The Chairperson requested the ECIC to explain why it existed as a background to the presentation to give Committee Members an understanding of the ECIC. What was the ECIC and why had it been created?
Presentation of the Integrated Report by the Export Credit Insurance Corporation of South Africa
Mr Kutoane began by explaining that just after the Second World War, trade was perceived as a big issue driving the well-off nations and countries sought ways and means of getting into exports. There were a lot of risks around exporting, such as political upheaval, non-payment for goods, non-delivery of goods, etc. The ECIC was created to carry the risk of exporting and also to obtain better opportunities for exporters. The exporting government took the risk for exports and put the risk on the balance sheet of the state to ensure better terms in the importing country for the production of the exporting country. It was a means of competitive bidding. Initially, it was mainly political risk cover as a result of war throughout the world. As it evolved, it became necessary to offer commercial risk as well. Usually it covered end-to-end, i.e. all commodities. The model chosen for SA was to support the capital goods industry. Currently ECIC was looking at a new operating model to deal with the exports of small businesses and the merchandise export where businesses might not have access to banks without underwriting of the risk.
Mr Dharmalingam added that the board tried to be strategic and played in the area of market failure. It did not play in those spaces where private enterprises were confident enough to take the risk. The ECIC stepped in when the private exporters would not get involved, i.e. where there was market failure. ECIC was the official Export Credit Agency (ECA) of South Africa which insured against political and commercial risk relating to export of capital goods and services from SA. Its mandate was the facilitation of SA export trade and cross-border investments with the rest of the world, but with a strong Africa and regional focus.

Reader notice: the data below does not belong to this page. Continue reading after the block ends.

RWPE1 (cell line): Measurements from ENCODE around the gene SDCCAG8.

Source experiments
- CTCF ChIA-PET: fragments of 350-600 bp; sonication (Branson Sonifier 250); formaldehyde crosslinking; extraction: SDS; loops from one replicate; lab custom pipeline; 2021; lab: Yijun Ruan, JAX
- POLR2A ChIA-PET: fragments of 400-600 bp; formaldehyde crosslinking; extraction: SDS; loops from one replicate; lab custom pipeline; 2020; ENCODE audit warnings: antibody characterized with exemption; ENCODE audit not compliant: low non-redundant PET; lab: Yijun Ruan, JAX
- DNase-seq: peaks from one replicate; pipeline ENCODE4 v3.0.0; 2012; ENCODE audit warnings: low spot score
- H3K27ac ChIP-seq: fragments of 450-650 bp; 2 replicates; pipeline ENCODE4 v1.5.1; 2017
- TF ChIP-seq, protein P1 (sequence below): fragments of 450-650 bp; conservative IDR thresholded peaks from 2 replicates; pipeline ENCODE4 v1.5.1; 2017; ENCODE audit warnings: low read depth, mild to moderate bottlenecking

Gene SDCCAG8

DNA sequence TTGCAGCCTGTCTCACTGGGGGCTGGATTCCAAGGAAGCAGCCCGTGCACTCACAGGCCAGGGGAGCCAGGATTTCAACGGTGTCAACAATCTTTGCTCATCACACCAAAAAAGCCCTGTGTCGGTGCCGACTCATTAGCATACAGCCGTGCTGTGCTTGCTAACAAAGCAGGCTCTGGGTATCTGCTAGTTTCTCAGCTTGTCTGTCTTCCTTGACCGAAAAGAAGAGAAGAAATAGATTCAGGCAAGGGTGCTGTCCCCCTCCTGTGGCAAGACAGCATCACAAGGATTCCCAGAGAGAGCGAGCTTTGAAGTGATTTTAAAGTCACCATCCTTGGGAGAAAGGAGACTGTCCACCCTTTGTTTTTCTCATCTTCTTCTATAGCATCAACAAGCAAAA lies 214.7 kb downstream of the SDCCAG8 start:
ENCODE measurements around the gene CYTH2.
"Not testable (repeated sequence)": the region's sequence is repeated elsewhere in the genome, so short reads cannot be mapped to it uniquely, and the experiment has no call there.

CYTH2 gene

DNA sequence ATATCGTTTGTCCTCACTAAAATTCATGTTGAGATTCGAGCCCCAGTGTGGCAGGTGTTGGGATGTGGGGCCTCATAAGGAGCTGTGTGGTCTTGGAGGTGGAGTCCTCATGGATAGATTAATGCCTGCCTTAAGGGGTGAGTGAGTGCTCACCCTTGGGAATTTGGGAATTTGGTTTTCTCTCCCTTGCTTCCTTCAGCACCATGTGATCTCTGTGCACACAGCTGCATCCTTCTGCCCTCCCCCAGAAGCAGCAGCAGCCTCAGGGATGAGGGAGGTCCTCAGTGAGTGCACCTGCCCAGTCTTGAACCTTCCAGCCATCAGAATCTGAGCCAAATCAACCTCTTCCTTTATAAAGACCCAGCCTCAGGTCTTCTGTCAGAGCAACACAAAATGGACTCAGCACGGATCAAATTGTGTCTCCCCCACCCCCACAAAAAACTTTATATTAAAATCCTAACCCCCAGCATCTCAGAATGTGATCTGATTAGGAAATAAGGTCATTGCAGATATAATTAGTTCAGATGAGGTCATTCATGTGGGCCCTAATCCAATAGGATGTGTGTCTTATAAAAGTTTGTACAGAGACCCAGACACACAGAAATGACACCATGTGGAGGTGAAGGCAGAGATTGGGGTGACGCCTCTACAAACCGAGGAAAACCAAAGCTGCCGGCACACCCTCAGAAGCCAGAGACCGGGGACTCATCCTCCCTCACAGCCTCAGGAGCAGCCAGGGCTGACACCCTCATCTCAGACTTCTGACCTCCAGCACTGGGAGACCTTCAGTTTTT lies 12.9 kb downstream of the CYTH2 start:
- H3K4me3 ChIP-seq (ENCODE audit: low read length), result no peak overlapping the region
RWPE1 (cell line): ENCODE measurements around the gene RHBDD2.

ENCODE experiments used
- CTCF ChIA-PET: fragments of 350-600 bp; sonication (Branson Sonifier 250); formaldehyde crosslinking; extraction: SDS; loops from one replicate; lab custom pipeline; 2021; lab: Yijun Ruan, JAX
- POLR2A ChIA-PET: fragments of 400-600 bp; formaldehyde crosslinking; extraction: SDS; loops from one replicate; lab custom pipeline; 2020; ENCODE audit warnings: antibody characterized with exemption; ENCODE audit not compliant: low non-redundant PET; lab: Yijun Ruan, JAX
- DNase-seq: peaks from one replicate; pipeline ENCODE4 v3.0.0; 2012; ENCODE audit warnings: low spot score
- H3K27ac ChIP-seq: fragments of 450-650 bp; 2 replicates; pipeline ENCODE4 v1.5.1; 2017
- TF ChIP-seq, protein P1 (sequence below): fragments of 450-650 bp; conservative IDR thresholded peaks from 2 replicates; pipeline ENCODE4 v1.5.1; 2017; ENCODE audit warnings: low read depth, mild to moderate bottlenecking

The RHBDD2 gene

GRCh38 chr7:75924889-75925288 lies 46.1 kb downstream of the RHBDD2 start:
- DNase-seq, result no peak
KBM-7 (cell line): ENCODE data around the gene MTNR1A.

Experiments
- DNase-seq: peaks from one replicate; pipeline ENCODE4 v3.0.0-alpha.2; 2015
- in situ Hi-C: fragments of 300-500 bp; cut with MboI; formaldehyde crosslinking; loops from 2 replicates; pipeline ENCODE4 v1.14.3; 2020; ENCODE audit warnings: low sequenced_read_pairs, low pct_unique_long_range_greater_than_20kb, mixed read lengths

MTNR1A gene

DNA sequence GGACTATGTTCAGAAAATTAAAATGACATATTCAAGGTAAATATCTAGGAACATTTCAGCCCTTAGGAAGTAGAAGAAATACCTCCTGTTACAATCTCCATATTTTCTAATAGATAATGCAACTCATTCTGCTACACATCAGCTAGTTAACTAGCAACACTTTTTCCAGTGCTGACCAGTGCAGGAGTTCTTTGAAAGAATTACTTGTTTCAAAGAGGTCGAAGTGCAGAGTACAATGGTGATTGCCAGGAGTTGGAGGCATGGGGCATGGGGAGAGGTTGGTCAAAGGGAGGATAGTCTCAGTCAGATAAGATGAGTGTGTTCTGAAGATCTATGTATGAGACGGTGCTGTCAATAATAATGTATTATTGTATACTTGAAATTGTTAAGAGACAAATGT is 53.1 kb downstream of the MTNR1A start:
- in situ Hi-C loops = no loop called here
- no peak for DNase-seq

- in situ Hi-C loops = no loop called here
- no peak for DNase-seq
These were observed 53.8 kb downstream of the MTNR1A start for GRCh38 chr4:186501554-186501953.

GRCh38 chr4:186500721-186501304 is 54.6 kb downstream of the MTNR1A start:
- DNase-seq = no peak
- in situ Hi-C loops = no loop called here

The Chairperson thanked them for the background that made it easier to understand the presentation.
Mr Kutoane indicated that the ECIC had been enabled by the Export Credit and Foreign Investments Insurance Act, 1957.
The Chairperson noted that the Act was very old and might well need to be revised.
Mr Kutoane agreed. The Minister of Trade and Industry had suggested that the Act be reviewed because it had been bastardised along the way.
He stated that ECIC worked closely with DTI and had to support the SA content requirement of 50% for Africa-bound projects and 70% for projects elsewhere. He noted that there was a need for a closer alignment of cross-border financing strategies with the Industrial Development Corporation (IDC), the Public Investment Corporation (PIC) and Development Bank of Southern Africa (DBSA).
Financial highlights included:
- financial assets of R 7 billion
- total insured value of R 27 billion
- solvency ratio of 685%
- gross written premiums of R 887 million
- underwriting profit of R 389 million
- 100% of targets had been met
- the total equity of ECIC was R 4 billion.
There were two material risk issues: Government and credit rating downgrades and Interest Make-Up (IMU) liability risk perceptions. The ECIC saw two material opportunity issues: SA EXIM Bank, i.e. an export and import bank for SA to support SMEs and other nascent export industries; an Afreximbank investment would add impetus and capacity to execute the ECIC strategy more effectively. ECIC had an investment of $50 million in Afrieximbank.
The ECIC had achieved an unqualified audit opinion in 2017/18 with one finding relating to an accounting policy note which had been corrected to reflect the correct accounting approach in accordance with the International Financial Reporting Standards. The finding had been addressed.
To prevent a similar finding, the impact of all upcoming International Financial Reporting Standards and updates had been assessed and a task team had been formed to deal with International Financial Reporting Standards 9 and 17. Implementation would be in the 2021/22 financial year.
2018/19 Quarter 3 Performance Report
The ECIC had achieved 90% of its targets, i.e. 9 out of 10 targets. The training plan implementation had to be put back to the Fourth Quarter.
There were three major challenges. The ECIC was looking for income tax exemption of the DTI transfers which were entirely for repayment of the IMU liability rather than operational expenses. Income tax functional currency was a challenge in that, as per the December 2018 results, ECIC had achieved a profit before tax of R 26 million based on the US Dollar functional currency but the tax calculation which was based on the SA Rand functional currency had resulted in a loss after tax of R 247 million. Thirdly, National Treasury believed that ECIC needed a Government guarantee to determine the ECIC underwriting capacity.